Here’s where I think a little philosophy might help. Often, we are attracted to things (like burritos) because we recognize that they can satisfy a desire for something we presently lack (such as sustenance); by attaining the object of our desire, we can likewise satisfy our needs. Lauren Berlant, the philosopher and cultural critic who recently died of cancer on June 28th, calls this kind of attraction “optimism” because it is typically what drives us to move through the world beyond our own personal spaces in the hopes that our desires will be fulfilled. But, importantly, optimistic experiences in this sense are not always positive or uplifting. Berlant’s work focuses on cases where the things we desire actively harm us, but that we nevertheless continue to pursue; calling such phenomenon cases of “cruel optimism,” they explain how “optimism is cruel when the object/scene that ignites a sense of possibility actually makes it impossible to attain the expansive transformation for which a person or a people risks striving.” Furthermore, cruel optimism can come about when an attraction does give us one kind of pleasure at the expense of other, more holistic (and fundamental) forms of flourishing.

A key example Berlant gives of “cruel optimism” is the fallacy of the “good life” as something that can be achieved if only one works hard enough; as they explain, “people are trained to think that what they’re doing ought to matter, that they ought to matter, and that if they show up to life in a certain way, they’ll be appreciated for the ways they show up in life, that life will have loyalty to them.” Berlant argues that, as a simple matter of fact, this characterization of “the good life” fails to represent the real world; despite what the American Dream might offer, promises of “upward mobility” or hopes to “lift oneself up by one’s own bootstraps” through hard work and faithfulness have routinely failed to manifest (and are becoming ever more rare).

Nevertheless, emotional (or otherwise affective) appeals to stories about the “good life” can offer a kind of optimistic hope for individuals facing a bleak reality — because this hope is ultimately unattainable, it’s a cruel optimism.

Importantly, Berlant’s schemata is a paradigmatically natural process — there need not be any individual puppetmaster pulling the strings (secretly or blatantly) to motivate people’s commitment to a given case of cruel optimism. However, such a cultural foundation is apt for abuse by unvirtuous agents or movements interested in selfishly profiting off of the unrealistic hopes of others.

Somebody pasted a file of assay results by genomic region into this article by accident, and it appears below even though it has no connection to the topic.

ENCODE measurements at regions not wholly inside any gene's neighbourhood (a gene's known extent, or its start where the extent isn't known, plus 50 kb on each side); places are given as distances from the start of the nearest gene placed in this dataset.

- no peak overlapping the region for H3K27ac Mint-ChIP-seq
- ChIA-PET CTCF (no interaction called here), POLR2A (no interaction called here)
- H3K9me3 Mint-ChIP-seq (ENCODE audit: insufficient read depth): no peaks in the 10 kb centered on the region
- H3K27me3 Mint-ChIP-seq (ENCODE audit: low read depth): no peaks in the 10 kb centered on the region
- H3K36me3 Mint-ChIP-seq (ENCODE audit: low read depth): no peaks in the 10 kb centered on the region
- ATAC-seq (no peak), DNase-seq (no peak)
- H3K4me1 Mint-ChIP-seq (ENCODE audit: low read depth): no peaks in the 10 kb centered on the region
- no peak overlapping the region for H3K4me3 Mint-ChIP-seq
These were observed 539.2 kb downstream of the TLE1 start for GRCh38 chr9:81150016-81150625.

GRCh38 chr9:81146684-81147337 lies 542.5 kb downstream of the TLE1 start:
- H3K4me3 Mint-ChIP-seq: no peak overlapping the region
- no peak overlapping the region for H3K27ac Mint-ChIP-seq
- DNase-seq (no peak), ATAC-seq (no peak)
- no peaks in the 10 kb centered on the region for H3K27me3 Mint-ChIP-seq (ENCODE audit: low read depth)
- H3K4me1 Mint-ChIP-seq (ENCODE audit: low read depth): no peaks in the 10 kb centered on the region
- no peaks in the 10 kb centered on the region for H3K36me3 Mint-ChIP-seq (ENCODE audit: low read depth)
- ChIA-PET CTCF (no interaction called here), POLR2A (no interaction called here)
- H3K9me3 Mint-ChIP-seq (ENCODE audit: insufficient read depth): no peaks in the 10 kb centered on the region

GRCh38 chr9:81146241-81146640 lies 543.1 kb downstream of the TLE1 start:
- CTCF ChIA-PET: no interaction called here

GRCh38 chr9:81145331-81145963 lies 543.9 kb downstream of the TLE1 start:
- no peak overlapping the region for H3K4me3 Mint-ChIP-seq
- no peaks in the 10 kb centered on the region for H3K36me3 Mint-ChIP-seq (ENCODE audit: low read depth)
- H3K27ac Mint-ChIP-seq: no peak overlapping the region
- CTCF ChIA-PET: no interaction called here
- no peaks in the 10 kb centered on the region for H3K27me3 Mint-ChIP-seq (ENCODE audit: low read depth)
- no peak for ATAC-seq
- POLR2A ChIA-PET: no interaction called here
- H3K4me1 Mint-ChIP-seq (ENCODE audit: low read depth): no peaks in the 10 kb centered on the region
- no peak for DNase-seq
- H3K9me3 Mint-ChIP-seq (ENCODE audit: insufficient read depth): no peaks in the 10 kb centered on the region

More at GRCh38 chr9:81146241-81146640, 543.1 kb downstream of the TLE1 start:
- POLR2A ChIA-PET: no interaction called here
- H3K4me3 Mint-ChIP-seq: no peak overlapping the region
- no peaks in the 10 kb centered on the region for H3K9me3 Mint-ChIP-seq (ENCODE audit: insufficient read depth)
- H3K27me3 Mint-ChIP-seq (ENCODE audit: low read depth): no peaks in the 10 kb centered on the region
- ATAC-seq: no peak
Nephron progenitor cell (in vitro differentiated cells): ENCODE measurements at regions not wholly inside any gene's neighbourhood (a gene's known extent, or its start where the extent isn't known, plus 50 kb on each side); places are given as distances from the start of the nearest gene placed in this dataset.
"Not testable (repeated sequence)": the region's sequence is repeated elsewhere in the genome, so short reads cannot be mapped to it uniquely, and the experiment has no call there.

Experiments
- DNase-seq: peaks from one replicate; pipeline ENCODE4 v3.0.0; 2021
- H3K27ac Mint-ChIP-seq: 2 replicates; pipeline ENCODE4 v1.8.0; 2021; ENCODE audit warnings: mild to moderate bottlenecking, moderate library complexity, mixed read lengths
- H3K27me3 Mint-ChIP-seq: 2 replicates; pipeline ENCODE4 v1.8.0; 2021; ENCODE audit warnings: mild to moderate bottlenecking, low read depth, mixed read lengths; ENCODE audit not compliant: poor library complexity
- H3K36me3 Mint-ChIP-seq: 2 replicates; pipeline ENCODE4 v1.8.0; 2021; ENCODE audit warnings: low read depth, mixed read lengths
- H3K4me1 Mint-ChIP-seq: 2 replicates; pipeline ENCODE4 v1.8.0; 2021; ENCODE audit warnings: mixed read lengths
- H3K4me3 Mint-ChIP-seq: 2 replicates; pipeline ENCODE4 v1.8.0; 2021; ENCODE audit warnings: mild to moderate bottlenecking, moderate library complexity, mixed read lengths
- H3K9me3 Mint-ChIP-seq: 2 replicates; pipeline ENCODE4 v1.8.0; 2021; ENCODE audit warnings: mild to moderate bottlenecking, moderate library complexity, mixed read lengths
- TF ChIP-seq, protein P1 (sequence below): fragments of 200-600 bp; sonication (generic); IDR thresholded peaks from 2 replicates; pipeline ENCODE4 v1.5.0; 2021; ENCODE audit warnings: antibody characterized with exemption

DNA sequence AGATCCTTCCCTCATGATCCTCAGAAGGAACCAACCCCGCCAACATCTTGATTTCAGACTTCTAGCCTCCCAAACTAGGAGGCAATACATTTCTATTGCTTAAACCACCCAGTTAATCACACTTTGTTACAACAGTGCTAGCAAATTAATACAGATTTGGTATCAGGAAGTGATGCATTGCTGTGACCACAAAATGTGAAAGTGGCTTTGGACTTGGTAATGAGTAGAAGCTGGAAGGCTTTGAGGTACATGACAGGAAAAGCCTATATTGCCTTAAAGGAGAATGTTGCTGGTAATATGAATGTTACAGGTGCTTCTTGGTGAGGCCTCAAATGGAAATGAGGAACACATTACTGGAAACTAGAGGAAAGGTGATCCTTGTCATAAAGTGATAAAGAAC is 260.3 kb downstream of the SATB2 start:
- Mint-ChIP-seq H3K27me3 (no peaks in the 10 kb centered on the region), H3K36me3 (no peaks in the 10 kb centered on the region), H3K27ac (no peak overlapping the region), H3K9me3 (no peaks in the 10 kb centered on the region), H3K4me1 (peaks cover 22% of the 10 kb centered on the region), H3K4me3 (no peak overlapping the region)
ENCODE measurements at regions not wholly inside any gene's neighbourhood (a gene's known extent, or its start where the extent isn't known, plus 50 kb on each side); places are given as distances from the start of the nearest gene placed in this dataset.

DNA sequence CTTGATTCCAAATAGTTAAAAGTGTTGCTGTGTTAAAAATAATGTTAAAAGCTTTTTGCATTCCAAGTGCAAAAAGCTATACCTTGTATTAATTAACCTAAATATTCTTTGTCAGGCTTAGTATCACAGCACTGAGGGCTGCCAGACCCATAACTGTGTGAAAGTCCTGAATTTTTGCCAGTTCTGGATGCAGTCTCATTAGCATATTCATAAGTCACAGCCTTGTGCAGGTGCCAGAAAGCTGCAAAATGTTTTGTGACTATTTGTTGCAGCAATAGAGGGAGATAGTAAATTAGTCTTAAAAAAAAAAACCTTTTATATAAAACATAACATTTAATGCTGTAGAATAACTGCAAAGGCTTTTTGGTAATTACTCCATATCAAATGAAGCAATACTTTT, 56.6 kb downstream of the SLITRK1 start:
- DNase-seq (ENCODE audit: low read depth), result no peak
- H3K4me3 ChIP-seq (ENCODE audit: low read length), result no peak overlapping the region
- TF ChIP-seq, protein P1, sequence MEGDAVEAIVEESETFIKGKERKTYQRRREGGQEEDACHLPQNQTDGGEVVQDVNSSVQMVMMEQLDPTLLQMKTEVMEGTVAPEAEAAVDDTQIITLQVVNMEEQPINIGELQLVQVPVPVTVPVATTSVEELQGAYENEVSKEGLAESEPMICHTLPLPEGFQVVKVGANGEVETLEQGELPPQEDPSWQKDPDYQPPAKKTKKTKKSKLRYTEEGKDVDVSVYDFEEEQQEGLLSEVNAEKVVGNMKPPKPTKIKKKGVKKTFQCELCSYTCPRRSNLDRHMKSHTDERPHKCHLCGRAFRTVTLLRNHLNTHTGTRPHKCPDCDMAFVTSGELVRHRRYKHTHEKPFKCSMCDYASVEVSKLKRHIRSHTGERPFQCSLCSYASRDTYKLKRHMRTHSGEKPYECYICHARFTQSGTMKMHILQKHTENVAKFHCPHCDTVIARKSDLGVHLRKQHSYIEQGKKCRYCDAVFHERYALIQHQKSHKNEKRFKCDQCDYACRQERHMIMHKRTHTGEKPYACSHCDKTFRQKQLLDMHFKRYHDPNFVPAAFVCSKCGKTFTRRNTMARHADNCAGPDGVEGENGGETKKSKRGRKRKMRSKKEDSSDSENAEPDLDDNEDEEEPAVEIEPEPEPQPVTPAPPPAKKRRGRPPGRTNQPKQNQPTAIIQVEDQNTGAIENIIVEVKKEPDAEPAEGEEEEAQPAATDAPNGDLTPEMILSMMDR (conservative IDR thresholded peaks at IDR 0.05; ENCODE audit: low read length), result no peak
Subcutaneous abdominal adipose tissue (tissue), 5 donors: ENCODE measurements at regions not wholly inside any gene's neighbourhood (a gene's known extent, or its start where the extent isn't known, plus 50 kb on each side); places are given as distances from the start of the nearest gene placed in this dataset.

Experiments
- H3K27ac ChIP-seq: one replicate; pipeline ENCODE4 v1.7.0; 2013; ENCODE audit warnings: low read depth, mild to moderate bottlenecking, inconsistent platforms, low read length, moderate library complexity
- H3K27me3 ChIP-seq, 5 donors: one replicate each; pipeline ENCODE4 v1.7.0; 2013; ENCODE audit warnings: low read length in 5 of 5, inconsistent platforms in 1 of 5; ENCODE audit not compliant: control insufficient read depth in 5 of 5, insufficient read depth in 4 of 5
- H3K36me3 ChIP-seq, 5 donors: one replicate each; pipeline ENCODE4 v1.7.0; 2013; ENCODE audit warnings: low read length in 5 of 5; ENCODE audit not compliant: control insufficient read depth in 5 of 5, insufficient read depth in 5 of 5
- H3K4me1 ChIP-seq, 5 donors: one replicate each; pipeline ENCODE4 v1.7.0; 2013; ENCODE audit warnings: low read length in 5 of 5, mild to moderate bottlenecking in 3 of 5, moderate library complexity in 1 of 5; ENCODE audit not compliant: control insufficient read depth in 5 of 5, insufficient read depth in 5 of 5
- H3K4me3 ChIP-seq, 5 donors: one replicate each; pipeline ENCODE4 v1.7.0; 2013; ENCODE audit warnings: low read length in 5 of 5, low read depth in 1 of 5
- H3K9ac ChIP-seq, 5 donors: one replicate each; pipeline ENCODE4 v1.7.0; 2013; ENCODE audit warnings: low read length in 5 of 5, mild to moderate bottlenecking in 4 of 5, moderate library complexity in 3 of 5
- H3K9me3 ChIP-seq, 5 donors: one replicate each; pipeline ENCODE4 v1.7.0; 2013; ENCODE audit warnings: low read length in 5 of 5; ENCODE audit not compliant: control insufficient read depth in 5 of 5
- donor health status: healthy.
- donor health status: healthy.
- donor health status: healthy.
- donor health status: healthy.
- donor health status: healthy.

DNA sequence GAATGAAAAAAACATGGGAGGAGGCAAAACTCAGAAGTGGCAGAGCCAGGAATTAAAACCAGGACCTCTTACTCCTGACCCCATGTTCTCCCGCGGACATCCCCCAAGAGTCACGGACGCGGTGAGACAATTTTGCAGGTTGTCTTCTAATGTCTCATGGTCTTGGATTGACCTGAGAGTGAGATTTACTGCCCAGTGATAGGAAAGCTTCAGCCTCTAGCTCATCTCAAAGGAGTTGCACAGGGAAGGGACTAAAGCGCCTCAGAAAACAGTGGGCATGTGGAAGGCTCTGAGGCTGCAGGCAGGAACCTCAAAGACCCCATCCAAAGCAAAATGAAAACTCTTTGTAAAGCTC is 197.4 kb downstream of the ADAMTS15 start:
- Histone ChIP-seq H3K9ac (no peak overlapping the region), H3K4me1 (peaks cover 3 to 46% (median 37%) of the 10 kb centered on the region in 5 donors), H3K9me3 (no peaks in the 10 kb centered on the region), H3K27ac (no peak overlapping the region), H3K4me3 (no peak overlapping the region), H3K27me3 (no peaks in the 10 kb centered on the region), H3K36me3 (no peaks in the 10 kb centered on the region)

We might think of propaganda, then, as a sort of speech act designed to sustain a narrative of cruel optimism. According to Jason Stanley, a key kind of damaging propaganda is “a contribution to public discourse that is presented as an embodiment of certain ideals, yet is of a kind that tends to erode those very ideals.” When a social group’s ideals are eroded into hollowness — when stories about “the good life” perpetuate a functionally unattainable hope — then the propagandistic narratives facilitating this erosion (and, by extension, the vehicles of propaganda spreading these narratives) are morally responsible.

The case of Chipotle arises at the center of several overlapping objects of desire: for some, the neoliberal hope of economic self-sufficiency is threatened by governmental regulations on market prices of commodities like wage labor, as well as by federal mechanisms supporting the unemployed — with the minimum wage and pandemic relief measures both (at least seemingly) relating to this story, it is unsurprising that those optimistic about the promise of neoliberalism interpreted Chipotle as a bellwether for greater problems. Furthermore, consumer price increases, however slight, threaten to damage hopes of achieving one’s own prosperity and wealth. The fact that these hopes are ultimately rather unlikely means that they are cases of cruel optimism; the fact that politicians and news outlets are nevertheless perpetuating them (or at least framing the information in a manner that elides broader conversations about wealth inequity and fair pay) means that those stories could count as cases of propaganda.

And, notably, this is especially true when news outlets are simply repeating information from company press releases, rather than inquiring further about their broader context: for example, rather than raising consumer prices, Chipotle could have instead saved hundreds of millions of dollars in recent months by foregoing executive bonuses and stock buybacks. (It is also worth noting that the states that elected to prematurely freeze pandemic-related unemployment funding, ostensibly to provoke workers to re-enter the labor market, have not seen the hoped-for increase in workforce participation — that is to say, present data suggests that something other than $300/week unemployment checks has contributed to unemployment rates.)